Friday, December 14, 2012

Southern Holiday Traditions

When picturing Christmas scenery, the first thing to come to mind may be a snow-covered house up North.  Many people don't know that Christmas actually caught on in the Southern states first!  The South, which was more open to European influences, embraced the holiday before the more Puritanical Northern states.  Louisiana, Alabama and Arkansas were the first to make Christmas a legal holiday in the 1830s.  Finally, in 1870, President Grant declared Christmas a national legal holiday.  By this time, many of the South's Christmas traditions had spread and have become deeply rooted in the way we celebrate.  Here are a few of our Southern traditions- some you may recognize, and a few you may like to start!


Magnolia Wreaths: When the Pilgrims arrived in Jamestown, they noticed that the magnolia tree is an evergreen.  From there, they began incorporating the symbolic flower into their Christmas decor. This beautiful plant is still traditionally used to deck the halls in the deep South.

A Single Candle in Each Window: This tradition was begun by the Irish and they brought it with them to Colonial Williamsburg. This sentiment demonstrates loyalty to loved ones who are not present in the home.

Citrus: Currently, we are able to enjoy fresh fruit almost any time we would like.  In the old days, however, that was not the case.  Having citrus in the off-season was a luxury that only the very rich could afford.  Therefore, children would eagerly await to receive citrus in their stocking on Christmas morning.  Citrus eventually became a big part of Southern holiday decor.  It is hung on Christmas trees and weaved into garland.  Cloves are also pushed into the citrus as a form of decor that is a treat for the eyes and the nose.

Poinsettia: This festive plant is unofficially recognized as the traditional flower of Christmas. Few people know, however, that this flower was first introduced into the United States by a man from Charleston, South Carolina:  Joel Robert Poinsett, the first United States minister to Mexico in 1825.  The poinsettia was a traditional Christmas decoration in Mexico, which he chose to carry back with him.

Food and Beverage

Oysters: December brings brisker weather and cooler water to the South, creating the perfect conditions for the best oysters.  For this reason, oysters are a common dish on a Southern table during the holidays.  Oyster dressing is a staple in many a home, but you'll also see them steamed, smoked, scalloped, on the half shell or even in a creamy stew!

Deep-fried Turkey: It's no secret that we love our fried food in the deep South, and we'll take any chance we get to make our meal a little extra crispy.  Deep frying a turkey in peanut oil gives that extra crunch while leaving the inside juicy- a perfect combination! This culinary masterpiece began here and has been steadily growing in popularity with our Northern and Western neighbors.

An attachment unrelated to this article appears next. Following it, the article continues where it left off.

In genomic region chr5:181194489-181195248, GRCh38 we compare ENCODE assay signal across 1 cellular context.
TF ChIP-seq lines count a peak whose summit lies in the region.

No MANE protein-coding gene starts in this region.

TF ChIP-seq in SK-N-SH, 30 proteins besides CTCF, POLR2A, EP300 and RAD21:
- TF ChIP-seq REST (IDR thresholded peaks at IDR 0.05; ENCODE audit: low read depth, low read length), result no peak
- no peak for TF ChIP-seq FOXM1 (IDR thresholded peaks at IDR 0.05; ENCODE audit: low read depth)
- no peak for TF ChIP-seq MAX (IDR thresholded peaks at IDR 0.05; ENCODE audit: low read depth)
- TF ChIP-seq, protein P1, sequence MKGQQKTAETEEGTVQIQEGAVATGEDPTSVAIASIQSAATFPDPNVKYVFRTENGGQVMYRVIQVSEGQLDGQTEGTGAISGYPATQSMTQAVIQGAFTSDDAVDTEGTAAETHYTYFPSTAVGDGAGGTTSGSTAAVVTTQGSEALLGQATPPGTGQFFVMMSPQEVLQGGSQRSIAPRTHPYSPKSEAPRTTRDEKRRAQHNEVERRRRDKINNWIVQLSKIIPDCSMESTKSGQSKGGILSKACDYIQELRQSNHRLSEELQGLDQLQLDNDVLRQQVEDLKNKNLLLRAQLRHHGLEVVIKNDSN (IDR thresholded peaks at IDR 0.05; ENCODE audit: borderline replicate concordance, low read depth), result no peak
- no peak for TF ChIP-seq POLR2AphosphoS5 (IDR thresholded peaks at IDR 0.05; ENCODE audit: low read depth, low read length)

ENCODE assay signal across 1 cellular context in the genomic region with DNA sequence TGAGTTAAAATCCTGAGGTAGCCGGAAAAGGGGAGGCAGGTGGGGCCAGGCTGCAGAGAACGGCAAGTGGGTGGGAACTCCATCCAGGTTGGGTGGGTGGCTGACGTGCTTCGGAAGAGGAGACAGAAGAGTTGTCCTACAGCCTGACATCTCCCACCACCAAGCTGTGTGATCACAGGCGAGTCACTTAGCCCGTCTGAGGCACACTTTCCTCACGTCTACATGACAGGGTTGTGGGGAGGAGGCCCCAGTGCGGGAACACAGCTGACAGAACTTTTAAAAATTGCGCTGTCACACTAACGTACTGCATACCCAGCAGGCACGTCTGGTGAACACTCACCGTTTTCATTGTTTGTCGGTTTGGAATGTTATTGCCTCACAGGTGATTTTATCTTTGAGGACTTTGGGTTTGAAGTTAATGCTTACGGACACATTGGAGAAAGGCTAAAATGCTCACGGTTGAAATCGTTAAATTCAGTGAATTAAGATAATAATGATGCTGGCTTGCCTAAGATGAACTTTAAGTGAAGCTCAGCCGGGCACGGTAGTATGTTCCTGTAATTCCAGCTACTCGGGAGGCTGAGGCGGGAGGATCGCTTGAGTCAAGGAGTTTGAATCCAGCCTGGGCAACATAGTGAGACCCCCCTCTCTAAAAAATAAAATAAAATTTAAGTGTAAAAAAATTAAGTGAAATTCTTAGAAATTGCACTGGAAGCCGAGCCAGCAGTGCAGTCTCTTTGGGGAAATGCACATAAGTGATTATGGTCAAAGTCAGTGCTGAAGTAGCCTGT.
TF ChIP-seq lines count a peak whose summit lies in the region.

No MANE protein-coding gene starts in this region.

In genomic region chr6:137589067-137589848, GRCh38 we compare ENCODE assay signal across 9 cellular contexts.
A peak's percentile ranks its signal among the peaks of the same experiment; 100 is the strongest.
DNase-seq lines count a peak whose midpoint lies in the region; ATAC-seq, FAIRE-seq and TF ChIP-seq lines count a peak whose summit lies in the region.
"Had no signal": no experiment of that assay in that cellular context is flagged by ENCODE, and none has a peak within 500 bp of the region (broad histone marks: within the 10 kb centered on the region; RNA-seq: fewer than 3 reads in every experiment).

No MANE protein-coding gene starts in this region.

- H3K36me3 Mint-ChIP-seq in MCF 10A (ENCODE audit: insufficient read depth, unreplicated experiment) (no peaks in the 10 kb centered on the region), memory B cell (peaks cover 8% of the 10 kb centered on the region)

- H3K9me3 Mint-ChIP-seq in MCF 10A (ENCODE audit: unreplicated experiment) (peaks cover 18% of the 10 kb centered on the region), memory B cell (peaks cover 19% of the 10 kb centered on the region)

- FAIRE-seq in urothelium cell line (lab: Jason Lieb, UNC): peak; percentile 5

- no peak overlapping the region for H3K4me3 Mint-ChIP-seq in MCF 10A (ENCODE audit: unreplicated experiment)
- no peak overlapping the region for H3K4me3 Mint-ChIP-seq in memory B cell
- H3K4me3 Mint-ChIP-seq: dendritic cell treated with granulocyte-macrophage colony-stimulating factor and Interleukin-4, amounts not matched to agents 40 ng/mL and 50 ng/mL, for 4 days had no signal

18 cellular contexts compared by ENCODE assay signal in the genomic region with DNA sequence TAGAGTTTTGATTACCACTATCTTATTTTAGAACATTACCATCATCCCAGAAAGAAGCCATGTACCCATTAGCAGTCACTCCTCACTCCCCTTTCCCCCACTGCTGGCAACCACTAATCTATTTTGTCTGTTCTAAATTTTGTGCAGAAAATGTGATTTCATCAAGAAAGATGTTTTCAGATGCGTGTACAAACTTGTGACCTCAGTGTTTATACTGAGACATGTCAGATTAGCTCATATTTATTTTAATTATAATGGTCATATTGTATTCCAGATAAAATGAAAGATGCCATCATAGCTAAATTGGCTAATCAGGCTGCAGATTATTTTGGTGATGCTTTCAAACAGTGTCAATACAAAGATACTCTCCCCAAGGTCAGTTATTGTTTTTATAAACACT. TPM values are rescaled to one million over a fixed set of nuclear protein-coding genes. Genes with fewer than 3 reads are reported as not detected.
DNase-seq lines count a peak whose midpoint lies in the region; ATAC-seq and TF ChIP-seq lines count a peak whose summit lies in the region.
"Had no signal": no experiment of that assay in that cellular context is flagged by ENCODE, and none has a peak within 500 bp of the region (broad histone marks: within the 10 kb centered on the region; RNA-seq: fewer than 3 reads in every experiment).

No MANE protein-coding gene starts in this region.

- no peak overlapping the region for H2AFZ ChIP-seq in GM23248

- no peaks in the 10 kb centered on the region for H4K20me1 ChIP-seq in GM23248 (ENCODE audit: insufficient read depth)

Pecans: Pecan trees are native to the South and were considered a delicacy in Colonial times.  We'll take our pecans in any form when it comes to holiday dishes- baked into cakes, pressed into cookies, sprinkled on salads and, of course, the famous pecan pie!

George Washington Egg Nog: Egg Nog is a Christmas tradition for most of the country, but here in the South the best recipe comes from none other than Virginia-bred George Washington himself.  He had his own special recipe that he would serve in the Presidential Mansion.  Today, this old recipe is still served in the South.

Superstitions and Stories

If you let your fireplace go out on Christmas morning, evil spirits will come.

If you wash and iron a new garment before gifting it at Christmas, you will wash out good luck and press in bad luck.

An old Southern story tells of Robert E. Lee, General in the Confederate Army, meeting Santa Claus.  According to the tale, 3 little girls wrote the General a letter.  They told him how Santa had not been to see them in 3 years and were wondering if it was because Santa didn't love them or if it was because the General asked him not to cross the border lines.  General Lee wrote back and told them that on the first Christmas Eve of the war, he was walking through the camp when suddenly he saw Santa riding above him in the air.  When he told Santa that he could go no further South, Santa was very unhappy at the idea of disappointing the children of the Confederacy.  So the General told him to take the toys, sell them and use the money to buy clothing, medicine and food for the weary soldiers.  Santa did as he was ordered and the soldiers were comforted, thanks to the sacrifice of the little children.  (Read the full story here.)

Plantation Resort is a great place to spend the holidays and immerse yourself in the culture of the South.  We hope this Christmas is full of your favorite traditions- and that maybe you'll try a few of ours, too!

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